The Infusion Nurses Certification Corporation (INCC) offers the only certification in this specialty. The certified registered nurse infusion (CRNI) is accredited by the National Commission for Certifying Agencies (NCCA) and the Accreditation Board for Specialty Nursing Certification (ABSNC).

Certification is available but optional in this career. However, earning your specialty certification demonstrates your commitment to professional development and indicates advanced knowledge in infusion. Eligibility includes an active and unencumbered RN license and 1,600 hours of infusion experience in the past two years. CRNI recertification is necessary every three years. It requires 1,000 hours of work experience in the past three years and an active RN license.

Working as an IV Infusion Nurse

The number of people with chronic illnesses is expected to increase by 99.5% from 71.5 million in 2020 to 142.6 million in 2050. Many people with chronic illnesses require advanced care during hospitalization or homecare, which can include IV infusion. After becoming an IV infusion nurse, you can work in a variety of healthcare settings, including hospitals, clinics, homecare, and cancer centers.

After acquiring at least two years of bedside nursing experience, consider looking within your hospital for an IV infusion nurse position. You might also search online job boards or consider an IV infusion nurse internship. If one is unavailable within your hospital, consider proposing a limited unpaid internship to obtain experience that improves your potential for employment.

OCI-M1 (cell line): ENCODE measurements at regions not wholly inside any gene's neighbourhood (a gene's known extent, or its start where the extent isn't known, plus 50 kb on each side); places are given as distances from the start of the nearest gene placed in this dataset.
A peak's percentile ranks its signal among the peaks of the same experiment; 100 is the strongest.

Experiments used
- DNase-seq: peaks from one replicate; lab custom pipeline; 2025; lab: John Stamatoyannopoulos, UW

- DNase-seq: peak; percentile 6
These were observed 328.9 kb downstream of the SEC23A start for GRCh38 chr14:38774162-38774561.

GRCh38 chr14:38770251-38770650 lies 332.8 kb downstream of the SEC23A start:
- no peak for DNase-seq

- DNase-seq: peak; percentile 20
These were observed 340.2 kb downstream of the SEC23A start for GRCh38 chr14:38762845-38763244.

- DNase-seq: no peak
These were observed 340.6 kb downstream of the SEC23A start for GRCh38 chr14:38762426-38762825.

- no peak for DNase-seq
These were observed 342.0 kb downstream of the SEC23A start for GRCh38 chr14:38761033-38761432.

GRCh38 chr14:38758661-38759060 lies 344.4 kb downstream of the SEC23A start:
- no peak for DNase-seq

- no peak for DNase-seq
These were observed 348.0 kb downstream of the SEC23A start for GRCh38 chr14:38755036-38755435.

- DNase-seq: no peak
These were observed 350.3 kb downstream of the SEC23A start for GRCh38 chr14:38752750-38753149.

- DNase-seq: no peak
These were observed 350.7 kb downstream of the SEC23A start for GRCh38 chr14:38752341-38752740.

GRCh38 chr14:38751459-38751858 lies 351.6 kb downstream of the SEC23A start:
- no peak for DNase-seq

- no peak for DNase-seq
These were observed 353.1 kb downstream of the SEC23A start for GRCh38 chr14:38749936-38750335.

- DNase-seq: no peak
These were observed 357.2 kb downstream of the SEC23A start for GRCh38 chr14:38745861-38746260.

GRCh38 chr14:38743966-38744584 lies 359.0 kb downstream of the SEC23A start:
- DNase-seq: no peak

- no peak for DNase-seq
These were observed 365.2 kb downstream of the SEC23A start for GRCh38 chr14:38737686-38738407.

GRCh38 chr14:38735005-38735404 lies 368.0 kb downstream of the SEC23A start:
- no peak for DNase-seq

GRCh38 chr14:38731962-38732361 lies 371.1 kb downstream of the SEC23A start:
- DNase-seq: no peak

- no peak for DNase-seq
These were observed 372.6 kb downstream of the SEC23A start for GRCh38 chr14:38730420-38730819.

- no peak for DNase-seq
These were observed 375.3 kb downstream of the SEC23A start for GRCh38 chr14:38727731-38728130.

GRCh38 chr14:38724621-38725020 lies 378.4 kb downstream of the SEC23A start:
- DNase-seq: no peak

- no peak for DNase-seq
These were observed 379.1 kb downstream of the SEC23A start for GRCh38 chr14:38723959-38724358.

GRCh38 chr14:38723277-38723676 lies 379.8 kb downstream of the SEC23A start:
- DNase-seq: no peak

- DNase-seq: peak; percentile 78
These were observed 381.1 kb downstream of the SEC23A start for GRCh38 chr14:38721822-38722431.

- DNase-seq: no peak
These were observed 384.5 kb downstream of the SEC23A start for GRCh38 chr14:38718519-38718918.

The job outlook is the same as for all RNs. According to the U.S. Bureau of Labor Statistics (BLS), the job outlook for RNs is projected to grow 6% from 2022 to 2032. The median annual salary for IV infusion nurses in 2024 was $82,000, according to Payscale data from January 2024.

Frequently Asked Questions About Becoming an IV Infusion Nurse

How many years does it take to become an IV infusion nurse?

It takes about 4-6 years to become an IV infusion nurse, depending on whether you get an ADN or BSN first. This includes 2-4 years to complete your nursing degree and two years of bedside nursing and IV infusion experience.

What is the quickest way to become an IV infusion nurse?

The fastest way to become an IV infusion nurse is to earn your ADN degree in two years, complete an RN-to-BSN program in two years while working, and gain two years of bedside experience. The final step is completing several continuing education offerings and acquiring experience with IV infusion and medication administration over about nine months. This pathway takes about six months less time than attending a traditional BSN program first.

How hard is it to become an IV infusion nurse?

Becoming an IV infusion nurse is just as difficult as becoming an RN. Nursing students must be adept in various subjects and skills, including math, science, sociology, communication, and leadership, in addition to direct IV infusion-related skills and experiences.

Do IV infusion nurses get paid well?

Yes, IV infusion nurses can be paid well, depending on your years of experience, geographical location, certification, and work setting. Payscale reports the median annual salary is $82,000 for IV infusion nurses.

Is infusion nursing stressful?

This depends on your work setting and expectations. Many IV infusion nurses work in outpatient clinics or specialty services. These settings typically adhere to more traditional working hours during the day with weekends off. For this reason, your job may be less stressful than a traditional RN position.